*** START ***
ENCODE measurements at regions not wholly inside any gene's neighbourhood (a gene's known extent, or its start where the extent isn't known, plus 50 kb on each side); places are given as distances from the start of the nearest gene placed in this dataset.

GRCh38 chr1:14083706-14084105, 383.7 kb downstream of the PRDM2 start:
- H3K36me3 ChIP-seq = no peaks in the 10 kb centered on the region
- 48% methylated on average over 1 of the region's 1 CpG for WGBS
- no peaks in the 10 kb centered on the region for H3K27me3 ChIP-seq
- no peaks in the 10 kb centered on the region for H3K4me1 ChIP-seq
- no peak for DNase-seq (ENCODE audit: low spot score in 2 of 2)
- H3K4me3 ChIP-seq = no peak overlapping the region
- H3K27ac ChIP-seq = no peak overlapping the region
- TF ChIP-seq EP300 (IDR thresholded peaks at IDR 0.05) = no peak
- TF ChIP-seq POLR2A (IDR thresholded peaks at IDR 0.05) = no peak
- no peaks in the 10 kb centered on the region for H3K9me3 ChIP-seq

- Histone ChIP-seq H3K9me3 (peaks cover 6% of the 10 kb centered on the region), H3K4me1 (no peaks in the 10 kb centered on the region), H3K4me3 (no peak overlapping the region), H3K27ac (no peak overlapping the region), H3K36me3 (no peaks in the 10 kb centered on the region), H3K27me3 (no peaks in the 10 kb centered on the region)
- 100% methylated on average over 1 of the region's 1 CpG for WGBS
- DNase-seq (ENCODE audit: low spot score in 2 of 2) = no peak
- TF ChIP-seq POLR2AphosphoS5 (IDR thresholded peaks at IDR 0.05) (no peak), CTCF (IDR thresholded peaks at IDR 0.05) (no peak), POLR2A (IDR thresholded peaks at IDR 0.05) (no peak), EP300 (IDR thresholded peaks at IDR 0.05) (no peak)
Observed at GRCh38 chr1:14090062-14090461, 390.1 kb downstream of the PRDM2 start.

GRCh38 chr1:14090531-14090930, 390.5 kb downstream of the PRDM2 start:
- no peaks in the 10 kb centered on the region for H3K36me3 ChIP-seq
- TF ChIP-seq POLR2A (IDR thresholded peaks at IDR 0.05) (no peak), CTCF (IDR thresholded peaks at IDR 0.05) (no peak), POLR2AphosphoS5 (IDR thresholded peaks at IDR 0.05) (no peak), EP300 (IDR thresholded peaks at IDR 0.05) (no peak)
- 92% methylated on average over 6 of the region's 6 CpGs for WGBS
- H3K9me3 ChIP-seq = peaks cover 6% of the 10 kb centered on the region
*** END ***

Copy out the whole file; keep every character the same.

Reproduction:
ENCODE measurements at regions not wholly inside any gene's neighbourhood (a gene's known extent, or its start where the extent isn't known, plus 50 kb on each side); places are given as distances from the start of the nearest gene placed in this dataset.

GRCh38 chr1:14083706-14084105, 383.7 kb downstream of the PRDM2 start:
- H3K36me3 ChIP-seq = no peaks in the 10 kb centered on the region
- 48% methylated on average over 1 of the region's 1 CpG for WGBS
- no peaks in the 10 kb centered on the region for H3K27me3 ChIP-seq
- no peaks in the 10 kb centered on the region for H3K4me1 ChIP-seq
- no peak for DNase-seq (ENCODE audit: low spot score in 2 of 2)
- H3K4me3 ChIP-seq = no peak overlapping the region
- H3K27ac ChIP-seq = no peak overlapping the region
- TF ChIP-seq EP300 (IDR thresholded peaks at IDR 0.05) = no peak
- TF ChIP-seq POLR2A (IDR thresholded peaks at IDR 0.05) = no peak
- no peaks in the 10 kb centered on the region for H3K9me3 ChIP-seq

- Histone ChIP-seq H3K9me3 (peaks cover 6% of the 10 kb centered on the region), H3K4me1 (no peaks in the 10 kb centered on the region), H3K4me3 (no peak overlapping the region), H3K27ac (no peak overlapping the region), H3K36me3 (no peaks in the 10 kb centered on the region), H3K27me3 (no peaks in the 10 kb centered on the region)
- 100% methylated on average over 1 of the region's 1 CpG for WGBS
- DNase-seq (ENCODE audit: low spot score in 2 of 2) = no peak
- TF ChIP-seq POLR2AphosphoS5 (IDR thresholded peaks at IDR 0.05) (no peak), CTCF (IDR thresholded peaks at IDR 0.05) (no peak), POLR2A (IDR thresholded peaks at IDR 0.05) (no peak), EP300 (IDR thresholded peaks at IDR 0.05) (no peak)
Observed at GRCh38 chr1:14090062-14090461, 390.1 kb downstream of the PRDM2 start.

GRCh38 chr1:14090531-14090930, 390.5 kb downstream of the PRDM2 start:
- no peaks in the 10 kb centered on the region for H3K36me3 ChIP-seq
- TF ChIP-seq POLR2A (IDR thresholded peaks at IDR 0.05) (no peak), CTCF (IDR thresholded peaks at IDR 0.05) (no peak), POLR2AphosphoS5 (IDR thresholded peaks at IDR 0.05) (no peak), EP300 (IDR thresholded peaks at IDR 0.05) (no peak)
- 92% methylated on average over 6 of the region's 6 CpGs for WGBS
- H3K9me3 ChIP-seq = peaks cover 6% of the 10 kb centered on the region